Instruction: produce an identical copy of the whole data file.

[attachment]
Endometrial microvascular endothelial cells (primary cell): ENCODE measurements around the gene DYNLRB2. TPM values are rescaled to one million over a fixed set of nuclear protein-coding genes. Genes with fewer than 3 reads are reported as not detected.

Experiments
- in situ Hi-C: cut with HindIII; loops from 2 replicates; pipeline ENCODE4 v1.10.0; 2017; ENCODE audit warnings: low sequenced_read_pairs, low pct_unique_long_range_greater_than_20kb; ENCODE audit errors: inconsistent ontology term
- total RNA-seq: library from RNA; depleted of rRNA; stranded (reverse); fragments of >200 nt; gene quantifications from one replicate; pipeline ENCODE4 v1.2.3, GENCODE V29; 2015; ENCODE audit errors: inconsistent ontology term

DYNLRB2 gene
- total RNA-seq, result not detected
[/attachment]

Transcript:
Endometrial microvascular endothelial cells (primary cell): ENCODE measurements around the gene DYNLRB2. TPM values are rescaled to one million over a fixed set of nuclear protein-coding genes. Genes with fewer than 3 reads are reported as not detected.

Experiments
- in situ Hi-C: cut with HindIII; loops from 2 replicates; pipeline ENCODE4 v1.10.0; 2017; ENCODE audit warnings: low sequenced_read_pairs, low pct_unique_long_range_greater_than_20kb; ENCODE audit errors: inconsistent ontology term
- total RNA-seq: library from RNA; depleted of rRNA; stranded (reverse); fragments of >200 nt; gene quantifications from one replicate; pipeline ENCODE4 v1.2.3, GENCODE V29; 2015; ENCODE audit errors: inconsistent ontology term

DYNLRB2 gene
- total RNA-seq, result not detected